A CHANCE to write himself into the history books awaits Josh Taylor in the early hours of Sunday.


The world champion boxer will step into the ring against Jose Carlos Ramirez in Las Vegas, with all four of the super lightweight division’s belts on the line.

The Taylor-Ramirez fight will be only the seventh time since the fourth and youngest of the four main sanctioning bodies, the WBO, was formed in 1988 that all four world title belts in a men’s weight division have been on the line.

Victory for Taylor would see him become the first fighter from Scotland or the UK to hold all four world title belts in any division.

Taylor, who is the IBF and WBA super lightweight champion, and Ramirez, who holds the WBC and WBO super lightweight world title belts, both come into the bout with perfect records.

Thirty-year-old Taylor has stopped 13 of his 17 opponents, while Ramirez has stopped 17 of his 26 rivals.

Taylor, who grew up in Prestonpans and now lives in Haddington, was understandably looking forward to the contest.

He told IFL TV: “I’ve trained hard and done everything I can do to the best of my ability.

“This is the best prepared I have ever been and I’m going to enjoy the ride.”

Taylor, who made his professional debut in Texas with a second-round stoppage of Archie Weah in July 2015, has faced undefeated boxers in his last four bouts.

First, he stopped American Ryan Martin in the seventh round of the quarter-finals of the World Boxing Super Series (WBSS) in Glasgow in November 2018.

Then, he became a world champion for the first time when he lifted the IBF super-lightweight title with victory over Belarus’ Ivan Baranchyk in the same city in May 2019, in the WBSS semi-finals.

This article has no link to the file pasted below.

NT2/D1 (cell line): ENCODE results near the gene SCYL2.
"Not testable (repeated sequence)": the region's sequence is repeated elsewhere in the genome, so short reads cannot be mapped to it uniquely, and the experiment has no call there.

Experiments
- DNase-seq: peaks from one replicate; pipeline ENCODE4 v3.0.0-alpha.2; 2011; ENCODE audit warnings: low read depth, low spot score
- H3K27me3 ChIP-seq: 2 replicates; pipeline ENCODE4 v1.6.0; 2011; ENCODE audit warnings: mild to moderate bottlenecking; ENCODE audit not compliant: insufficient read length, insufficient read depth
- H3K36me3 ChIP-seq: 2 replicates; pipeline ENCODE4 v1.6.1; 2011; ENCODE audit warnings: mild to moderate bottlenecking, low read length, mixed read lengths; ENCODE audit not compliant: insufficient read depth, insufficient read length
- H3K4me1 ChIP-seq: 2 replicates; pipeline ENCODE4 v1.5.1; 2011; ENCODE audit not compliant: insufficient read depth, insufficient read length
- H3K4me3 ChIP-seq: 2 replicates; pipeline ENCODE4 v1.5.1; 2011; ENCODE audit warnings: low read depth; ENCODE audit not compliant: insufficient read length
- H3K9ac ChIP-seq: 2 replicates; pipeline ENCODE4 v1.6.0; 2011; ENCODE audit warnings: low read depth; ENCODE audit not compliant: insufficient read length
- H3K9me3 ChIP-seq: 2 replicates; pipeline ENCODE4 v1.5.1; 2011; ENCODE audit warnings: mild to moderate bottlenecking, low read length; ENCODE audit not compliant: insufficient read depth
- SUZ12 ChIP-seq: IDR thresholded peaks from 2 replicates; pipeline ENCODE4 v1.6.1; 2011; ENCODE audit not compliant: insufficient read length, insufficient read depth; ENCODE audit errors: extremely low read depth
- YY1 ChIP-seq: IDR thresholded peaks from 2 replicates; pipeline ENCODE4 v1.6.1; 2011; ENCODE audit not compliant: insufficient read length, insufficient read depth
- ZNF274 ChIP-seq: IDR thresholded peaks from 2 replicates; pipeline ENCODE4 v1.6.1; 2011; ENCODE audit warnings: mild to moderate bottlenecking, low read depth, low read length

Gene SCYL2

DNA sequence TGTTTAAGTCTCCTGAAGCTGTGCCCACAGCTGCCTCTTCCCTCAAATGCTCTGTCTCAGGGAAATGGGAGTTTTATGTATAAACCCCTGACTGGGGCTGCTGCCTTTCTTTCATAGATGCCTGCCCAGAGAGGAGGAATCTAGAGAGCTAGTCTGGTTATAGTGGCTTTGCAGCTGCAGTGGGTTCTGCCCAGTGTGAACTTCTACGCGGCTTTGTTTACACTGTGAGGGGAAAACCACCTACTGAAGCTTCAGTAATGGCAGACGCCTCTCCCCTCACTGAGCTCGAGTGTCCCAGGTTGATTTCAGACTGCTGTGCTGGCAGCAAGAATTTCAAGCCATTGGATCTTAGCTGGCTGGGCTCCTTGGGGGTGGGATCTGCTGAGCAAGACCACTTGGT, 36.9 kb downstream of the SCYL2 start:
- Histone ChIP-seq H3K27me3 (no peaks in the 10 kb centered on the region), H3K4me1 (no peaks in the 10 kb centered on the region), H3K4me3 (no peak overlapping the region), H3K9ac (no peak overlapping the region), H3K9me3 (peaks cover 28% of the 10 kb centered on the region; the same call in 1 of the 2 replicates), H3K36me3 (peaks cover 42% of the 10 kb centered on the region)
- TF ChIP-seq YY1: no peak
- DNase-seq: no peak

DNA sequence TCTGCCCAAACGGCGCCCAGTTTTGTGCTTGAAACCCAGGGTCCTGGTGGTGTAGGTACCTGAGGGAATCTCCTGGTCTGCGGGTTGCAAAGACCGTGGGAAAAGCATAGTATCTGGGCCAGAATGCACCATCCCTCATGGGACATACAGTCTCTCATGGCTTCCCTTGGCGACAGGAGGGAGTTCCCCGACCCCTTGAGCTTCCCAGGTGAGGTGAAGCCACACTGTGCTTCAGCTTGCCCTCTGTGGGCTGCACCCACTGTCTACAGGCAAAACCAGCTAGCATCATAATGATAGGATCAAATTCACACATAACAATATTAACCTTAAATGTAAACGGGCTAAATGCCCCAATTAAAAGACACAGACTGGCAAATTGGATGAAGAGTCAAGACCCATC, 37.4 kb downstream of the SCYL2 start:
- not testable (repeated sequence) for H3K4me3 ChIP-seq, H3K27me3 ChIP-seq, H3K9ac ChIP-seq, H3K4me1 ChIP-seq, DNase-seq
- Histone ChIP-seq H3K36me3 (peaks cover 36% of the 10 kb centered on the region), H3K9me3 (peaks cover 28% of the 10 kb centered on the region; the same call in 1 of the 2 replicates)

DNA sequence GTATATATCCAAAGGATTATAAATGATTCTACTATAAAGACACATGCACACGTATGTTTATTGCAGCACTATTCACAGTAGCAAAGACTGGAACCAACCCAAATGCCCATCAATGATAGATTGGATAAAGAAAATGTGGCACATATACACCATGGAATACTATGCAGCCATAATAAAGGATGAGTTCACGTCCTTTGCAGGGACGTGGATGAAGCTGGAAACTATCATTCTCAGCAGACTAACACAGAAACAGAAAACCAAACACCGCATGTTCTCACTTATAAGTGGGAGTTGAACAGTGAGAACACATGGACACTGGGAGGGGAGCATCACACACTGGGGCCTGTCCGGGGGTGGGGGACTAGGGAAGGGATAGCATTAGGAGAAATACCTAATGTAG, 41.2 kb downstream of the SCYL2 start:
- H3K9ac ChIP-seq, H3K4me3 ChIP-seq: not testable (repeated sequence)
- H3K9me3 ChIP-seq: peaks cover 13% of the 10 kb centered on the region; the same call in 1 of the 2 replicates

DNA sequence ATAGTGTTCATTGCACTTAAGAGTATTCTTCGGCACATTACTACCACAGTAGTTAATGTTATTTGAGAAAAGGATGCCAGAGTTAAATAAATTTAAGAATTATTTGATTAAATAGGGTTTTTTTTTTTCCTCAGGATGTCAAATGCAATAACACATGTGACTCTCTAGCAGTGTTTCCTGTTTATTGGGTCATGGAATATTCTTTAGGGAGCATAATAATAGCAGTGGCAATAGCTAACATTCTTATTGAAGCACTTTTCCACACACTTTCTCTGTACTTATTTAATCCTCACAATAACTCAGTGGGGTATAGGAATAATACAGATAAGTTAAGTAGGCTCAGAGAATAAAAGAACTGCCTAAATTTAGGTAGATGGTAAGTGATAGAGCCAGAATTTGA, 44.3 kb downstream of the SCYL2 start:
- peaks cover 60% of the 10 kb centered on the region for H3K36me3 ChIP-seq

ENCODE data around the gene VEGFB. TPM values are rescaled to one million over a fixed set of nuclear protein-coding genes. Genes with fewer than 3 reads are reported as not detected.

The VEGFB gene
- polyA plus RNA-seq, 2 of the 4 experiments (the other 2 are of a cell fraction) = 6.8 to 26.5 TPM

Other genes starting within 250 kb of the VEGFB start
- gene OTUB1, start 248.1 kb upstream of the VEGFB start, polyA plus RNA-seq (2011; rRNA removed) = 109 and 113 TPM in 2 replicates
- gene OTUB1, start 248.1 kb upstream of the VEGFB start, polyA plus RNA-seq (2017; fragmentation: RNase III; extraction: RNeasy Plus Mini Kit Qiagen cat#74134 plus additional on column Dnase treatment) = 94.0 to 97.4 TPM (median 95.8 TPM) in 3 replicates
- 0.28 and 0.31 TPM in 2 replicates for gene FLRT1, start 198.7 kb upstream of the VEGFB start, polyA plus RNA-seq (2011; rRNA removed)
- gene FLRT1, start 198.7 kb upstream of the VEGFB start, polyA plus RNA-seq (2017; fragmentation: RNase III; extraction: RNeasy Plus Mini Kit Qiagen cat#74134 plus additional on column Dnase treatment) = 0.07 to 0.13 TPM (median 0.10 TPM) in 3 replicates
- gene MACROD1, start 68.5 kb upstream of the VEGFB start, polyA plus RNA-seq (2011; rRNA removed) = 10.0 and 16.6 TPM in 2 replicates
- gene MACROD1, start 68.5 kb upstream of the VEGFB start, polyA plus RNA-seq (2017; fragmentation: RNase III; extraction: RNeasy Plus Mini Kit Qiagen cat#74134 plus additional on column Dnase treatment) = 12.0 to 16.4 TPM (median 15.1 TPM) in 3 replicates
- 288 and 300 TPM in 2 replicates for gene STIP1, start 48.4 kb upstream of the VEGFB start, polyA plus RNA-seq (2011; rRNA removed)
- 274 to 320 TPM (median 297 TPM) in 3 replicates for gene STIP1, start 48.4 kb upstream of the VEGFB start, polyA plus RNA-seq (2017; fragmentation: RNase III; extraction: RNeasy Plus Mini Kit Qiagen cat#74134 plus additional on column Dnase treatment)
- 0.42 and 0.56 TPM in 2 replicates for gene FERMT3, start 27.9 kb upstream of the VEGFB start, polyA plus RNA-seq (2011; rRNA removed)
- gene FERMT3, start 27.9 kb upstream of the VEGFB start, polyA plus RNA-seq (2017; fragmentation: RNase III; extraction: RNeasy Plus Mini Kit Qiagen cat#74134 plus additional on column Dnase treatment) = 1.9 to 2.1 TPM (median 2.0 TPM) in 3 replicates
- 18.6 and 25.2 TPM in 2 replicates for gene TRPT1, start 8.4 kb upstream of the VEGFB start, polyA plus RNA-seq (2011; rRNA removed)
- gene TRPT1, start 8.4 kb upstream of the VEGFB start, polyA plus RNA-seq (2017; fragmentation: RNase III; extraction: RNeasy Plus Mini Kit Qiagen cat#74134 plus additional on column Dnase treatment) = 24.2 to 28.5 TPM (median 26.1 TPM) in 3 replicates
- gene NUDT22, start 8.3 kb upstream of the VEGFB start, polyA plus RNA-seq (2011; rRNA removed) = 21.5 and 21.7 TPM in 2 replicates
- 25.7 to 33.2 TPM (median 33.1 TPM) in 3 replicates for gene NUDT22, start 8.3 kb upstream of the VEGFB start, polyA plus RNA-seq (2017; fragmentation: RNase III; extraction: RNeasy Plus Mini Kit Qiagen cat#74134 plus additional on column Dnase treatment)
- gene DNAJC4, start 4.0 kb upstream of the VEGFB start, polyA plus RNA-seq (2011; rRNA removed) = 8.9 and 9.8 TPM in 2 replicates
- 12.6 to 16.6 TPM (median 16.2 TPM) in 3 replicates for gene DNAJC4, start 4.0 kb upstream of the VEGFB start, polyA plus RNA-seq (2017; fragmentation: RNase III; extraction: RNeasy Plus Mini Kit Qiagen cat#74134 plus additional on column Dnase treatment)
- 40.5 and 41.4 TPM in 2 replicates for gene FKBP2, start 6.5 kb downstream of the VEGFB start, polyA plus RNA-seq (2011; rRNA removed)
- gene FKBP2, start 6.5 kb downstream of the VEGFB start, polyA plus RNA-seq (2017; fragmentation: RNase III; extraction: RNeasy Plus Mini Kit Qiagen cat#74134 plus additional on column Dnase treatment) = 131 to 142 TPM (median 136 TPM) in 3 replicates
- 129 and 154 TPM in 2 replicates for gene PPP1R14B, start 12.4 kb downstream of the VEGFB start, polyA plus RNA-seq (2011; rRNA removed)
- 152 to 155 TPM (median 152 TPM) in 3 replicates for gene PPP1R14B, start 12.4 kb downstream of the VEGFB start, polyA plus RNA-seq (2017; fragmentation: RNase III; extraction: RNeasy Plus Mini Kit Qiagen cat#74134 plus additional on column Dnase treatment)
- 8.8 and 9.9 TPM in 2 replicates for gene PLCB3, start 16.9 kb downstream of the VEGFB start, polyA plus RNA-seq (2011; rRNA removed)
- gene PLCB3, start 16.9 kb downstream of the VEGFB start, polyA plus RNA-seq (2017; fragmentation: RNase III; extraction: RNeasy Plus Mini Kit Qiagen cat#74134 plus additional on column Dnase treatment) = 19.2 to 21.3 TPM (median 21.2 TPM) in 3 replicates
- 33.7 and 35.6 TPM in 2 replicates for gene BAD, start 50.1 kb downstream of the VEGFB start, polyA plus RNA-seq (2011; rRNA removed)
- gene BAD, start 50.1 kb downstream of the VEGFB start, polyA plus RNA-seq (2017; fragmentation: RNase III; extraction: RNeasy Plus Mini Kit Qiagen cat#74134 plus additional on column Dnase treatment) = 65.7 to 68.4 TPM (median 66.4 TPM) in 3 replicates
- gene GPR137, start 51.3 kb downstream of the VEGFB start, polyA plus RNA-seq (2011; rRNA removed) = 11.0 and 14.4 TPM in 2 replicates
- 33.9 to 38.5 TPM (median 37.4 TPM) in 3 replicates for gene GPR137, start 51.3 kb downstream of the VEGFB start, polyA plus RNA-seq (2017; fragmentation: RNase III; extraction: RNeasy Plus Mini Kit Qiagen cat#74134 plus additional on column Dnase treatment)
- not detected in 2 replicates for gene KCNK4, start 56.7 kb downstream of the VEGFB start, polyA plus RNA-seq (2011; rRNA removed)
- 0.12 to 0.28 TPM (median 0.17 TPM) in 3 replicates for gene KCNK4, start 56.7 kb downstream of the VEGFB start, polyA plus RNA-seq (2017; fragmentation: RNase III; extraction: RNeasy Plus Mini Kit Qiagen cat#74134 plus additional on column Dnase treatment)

Victory over highly rated American fighter Regis Prograis in the final of the World Boxing Super Series in October 2019 then gave Taylor – who won a gold medal in the 2014 Glasgow Commonwealth Games to conclude a stellar amateur career – the WBA super lightweight title as well as The Ring super lightweight belt.

He retained all three of those belts with a first-round stoppage of Thailand’s Apinun Khongsong in September last year to set up the unification bout with America’s Ramirez – who did not take part in the World Boxing Super Series.

Taylor, known as The Tartan Tornado, said: “This is a colossal fight, not just for myself but for all of Scotland.

“I’d be the first person in Scotland to be a four-belt undisputed world champion, and the first undisputed champion since Ken Buchanan.

“To make sporting history and go into the history books is massive and gets my juices flowing.

“I’ve always dreamed of being undisputed champion and if you had told me a few years ago I’d nearly be here I wouldn’t have believed you.

“On paper, Ramirez is my toughest fight to date.

“He’s a unified world champion and a decorated fighter, but I can’t see him beating me, I can’t see it at all.”

Ramirez, 28 won the WBC super lightweight title with victory over Amir Imam in 2018. Since then, he has successfully defended the title five times.

In July 2019, Ramirez, of California, stopped Maurice Hooker to lift the WBO super lightweight title.

The winner of Taylor and Ramirez will become the first undisputed super lightweight champion since Terence Crawford in 2017.

How can I watch it?

Sadly - and very disappointingly - no UK broadcasters are showing the fight, which is expected to start at about 4am on Sunday morning UK time.

However, it can be watched through streaming service Fite TV for about £10 ($12.99).

BBC Radio Five Live also has free live commentary, with coverage starting at 2.30am via the BBC Sounds app: bbc.in/5live